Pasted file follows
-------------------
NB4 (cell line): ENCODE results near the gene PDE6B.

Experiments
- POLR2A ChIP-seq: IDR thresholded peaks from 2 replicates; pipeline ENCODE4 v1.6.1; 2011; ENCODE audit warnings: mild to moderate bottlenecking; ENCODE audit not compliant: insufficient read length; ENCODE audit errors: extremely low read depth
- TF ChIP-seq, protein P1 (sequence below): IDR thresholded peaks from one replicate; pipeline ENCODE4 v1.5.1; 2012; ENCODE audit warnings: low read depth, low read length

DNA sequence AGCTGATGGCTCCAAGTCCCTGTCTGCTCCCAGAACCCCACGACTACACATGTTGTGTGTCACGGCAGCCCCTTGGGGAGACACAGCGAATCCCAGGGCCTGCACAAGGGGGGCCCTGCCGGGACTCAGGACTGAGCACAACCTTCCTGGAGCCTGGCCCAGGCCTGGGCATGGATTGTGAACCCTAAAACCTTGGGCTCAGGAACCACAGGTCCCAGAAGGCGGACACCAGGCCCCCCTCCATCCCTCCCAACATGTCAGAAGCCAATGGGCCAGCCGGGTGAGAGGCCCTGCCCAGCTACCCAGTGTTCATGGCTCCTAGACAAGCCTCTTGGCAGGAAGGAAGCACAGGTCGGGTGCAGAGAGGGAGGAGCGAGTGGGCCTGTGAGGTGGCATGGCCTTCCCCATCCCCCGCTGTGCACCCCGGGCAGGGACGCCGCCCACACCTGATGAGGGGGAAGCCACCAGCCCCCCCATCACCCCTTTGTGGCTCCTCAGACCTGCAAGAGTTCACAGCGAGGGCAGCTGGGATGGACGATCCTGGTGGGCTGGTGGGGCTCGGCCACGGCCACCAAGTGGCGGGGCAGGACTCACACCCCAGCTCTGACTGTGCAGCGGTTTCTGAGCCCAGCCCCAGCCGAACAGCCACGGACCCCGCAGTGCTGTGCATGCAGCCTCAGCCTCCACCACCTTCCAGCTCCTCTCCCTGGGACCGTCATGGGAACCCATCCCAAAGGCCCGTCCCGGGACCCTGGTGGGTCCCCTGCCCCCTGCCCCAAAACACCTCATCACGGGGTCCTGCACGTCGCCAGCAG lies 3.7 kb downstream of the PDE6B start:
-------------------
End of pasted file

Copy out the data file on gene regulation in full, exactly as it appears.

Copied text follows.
NB4 (cell line): ENCODE results near the gene PDE6B.

Experiments
- POLR2A ChIP-seq: IDR thresholded peaks from 2 replicates; pipeline ENCODE4 v1.6.1; 2011; ENCODE audit warnings: mild to moderate bottlenecking; ENCODE audit not compliant: insufficient read length; ENCODE audit errors: extremely low read depth
- TF ChIP-seq, protein P1 (sequence below): IDR thresholded peaks from one replicate; pipeline ENCODE4 v1.5.1; 2012; ENCODE audit warnings: low read depth, low read length

DNA sequence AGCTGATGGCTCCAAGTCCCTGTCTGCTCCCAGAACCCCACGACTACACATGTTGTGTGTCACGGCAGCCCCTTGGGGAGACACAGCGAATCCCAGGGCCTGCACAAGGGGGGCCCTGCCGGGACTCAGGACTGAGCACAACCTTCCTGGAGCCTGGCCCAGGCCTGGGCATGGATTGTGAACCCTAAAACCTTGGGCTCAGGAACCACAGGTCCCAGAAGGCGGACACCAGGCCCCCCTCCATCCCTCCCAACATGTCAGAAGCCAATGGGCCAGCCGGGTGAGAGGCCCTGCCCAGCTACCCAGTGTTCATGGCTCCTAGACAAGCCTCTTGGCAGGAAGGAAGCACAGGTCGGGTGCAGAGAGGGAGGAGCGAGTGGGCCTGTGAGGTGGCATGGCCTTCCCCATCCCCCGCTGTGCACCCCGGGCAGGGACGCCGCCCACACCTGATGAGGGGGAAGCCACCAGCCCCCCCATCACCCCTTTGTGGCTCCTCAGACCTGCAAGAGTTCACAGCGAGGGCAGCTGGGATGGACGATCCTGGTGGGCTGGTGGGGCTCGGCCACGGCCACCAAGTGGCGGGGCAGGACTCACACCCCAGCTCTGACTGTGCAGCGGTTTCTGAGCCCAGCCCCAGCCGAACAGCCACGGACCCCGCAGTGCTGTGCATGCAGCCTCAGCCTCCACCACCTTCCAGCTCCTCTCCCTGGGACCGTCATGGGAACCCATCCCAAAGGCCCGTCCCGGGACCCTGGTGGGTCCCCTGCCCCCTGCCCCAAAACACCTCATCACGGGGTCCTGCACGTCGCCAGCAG lies 3.7 kb downstream of the PDE6B start: